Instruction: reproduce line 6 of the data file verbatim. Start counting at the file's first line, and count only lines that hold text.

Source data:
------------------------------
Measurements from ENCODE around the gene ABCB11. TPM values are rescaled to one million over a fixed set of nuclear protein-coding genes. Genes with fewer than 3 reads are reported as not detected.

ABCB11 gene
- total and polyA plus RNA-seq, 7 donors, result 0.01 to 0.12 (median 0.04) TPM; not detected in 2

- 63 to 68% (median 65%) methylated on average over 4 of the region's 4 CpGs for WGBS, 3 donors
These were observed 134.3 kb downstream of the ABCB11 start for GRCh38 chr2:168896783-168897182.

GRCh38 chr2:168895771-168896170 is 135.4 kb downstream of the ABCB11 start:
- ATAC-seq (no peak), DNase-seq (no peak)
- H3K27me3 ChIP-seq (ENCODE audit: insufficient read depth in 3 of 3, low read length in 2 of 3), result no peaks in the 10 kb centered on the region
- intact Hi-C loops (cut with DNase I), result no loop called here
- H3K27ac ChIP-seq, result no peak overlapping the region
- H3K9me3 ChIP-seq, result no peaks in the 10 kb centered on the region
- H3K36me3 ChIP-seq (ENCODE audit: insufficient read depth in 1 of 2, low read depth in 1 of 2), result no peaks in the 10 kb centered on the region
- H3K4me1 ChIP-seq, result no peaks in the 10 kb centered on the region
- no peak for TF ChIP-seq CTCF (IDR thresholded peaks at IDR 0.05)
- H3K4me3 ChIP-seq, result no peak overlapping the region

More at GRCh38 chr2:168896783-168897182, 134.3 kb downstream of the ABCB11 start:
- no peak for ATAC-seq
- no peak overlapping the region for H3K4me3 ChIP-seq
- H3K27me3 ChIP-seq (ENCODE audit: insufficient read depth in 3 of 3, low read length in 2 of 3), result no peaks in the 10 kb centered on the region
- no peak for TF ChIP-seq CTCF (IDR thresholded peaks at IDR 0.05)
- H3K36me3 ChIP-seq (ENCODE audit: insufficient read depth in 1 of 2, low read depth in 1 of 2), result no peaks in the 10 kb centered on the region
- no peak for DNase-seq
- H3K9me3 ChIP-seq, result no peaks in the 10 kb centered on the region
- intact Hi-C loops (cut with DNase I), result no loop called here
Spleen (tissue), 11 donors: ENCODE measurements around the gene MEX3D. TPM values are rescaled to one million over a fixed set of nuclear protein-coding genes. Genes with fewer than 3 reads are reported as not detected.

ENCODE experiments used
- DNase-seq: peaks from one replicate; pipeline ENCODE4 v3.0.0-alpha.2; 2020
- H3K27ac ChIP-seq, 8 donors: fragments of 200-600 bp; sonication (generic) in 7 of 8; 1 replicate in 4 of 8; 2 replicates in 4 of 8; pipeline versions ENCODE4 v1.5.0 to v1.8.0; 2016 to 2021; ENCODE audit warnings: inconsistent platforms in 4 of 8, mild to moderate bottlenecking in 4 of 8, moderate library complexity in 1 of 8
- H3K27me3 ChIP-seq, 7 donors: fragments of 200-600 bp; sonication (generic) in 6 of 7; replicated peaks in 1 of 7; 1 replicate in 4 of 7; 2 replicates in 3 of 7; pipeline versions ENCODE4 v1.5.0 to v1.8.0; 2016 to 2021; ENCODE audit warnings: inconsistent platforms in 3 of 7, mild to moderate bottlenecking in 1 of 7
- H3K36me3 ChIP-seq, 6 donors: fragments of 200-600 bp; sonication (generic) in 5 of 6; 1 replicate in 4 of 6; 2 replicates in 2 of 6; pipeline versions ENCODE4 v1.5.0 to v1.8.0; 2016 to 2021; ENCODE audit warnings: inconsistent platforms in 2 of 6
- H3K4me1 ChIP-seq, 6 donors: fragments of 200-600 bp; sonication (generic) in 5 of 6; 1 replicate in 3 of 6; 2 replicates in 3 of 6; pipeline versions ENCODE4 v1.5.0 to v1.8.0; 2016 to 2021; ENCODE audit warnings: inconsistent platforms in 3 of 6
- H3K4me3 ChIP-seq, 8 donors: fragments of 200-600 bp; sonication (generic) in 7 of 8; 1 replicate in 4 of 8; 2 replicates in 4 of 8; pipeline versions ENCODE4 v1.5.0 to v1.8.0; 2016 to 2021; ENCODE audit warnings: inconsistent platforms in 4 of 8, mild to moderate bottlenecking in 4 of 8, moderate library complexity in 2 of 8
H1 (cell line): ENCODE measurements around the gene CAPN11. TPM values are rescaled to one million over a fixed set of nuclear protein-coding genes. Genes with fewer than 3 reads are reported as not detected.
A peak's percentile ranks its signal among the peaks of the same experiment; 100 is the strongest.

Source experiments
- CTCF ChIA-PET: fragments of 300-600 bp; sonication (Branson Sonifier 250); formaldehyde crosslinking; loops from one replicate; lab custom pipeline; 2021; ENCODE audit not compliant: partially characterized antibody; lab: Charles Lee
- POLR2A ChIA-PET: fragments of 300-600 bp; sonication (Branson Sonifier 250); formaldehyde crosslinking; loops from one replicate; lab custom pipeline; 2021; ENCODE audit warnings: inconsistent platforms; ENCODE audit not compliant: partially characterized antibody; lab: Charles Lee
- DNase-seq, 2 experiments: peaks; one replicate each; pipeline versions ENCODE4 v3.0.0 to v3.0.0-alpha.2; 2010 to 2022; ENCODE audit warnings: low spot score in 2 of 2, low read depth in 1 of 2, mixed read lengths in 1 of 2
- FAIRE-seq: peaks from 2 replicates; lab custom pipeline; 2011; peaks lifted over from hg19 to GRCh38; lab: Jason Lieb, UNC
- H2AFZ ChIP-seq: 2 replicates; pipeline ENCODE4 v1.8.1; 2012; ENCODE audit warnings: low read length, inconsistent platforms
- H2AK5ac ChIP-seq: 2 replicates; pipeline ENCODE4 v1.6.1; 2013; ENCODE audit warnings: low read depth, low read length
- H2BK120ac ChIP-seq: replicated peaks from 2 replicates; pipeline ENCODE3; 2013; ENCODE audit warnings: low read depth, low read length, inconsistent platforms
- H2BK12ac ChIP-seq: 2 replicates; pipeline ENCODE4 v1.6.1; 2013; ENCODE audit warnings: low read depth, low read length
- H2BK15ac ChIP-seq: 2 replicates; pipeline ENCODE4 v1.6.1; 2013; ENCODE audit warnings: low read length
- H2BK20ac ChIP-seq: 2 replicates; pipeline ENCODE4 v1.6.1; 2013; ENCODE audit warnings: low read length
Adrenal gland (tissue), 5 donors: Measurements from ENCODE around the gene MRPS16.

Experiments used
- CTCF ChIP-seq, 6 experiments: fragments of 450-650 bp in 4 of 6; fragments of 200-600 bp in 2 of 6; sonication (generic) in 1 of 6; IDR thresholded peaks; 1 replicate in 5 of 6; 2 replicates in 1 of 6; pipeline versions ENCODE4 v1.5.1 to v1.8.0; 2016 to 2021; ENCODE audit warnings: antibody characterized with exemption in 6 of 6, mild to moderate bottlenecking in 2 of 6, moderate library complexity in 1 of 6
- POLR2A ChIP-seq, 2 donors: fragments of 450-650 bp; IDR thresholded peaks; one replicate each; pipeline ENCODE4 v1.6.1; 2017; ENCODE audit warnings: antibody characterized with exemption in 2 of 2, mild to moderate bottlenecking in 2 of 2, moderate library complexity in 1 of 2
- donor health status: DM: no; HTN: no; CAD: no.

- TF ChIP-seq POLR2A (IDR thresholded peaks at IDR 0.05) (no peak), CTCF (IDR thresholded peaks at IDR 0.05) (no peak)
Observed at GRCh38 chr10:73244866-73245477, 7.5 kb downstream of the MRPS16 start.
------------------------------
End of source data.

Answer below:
GRCh38 chr2:168895771-168896170 is 135.4 kb downstream of the ABCB11 start: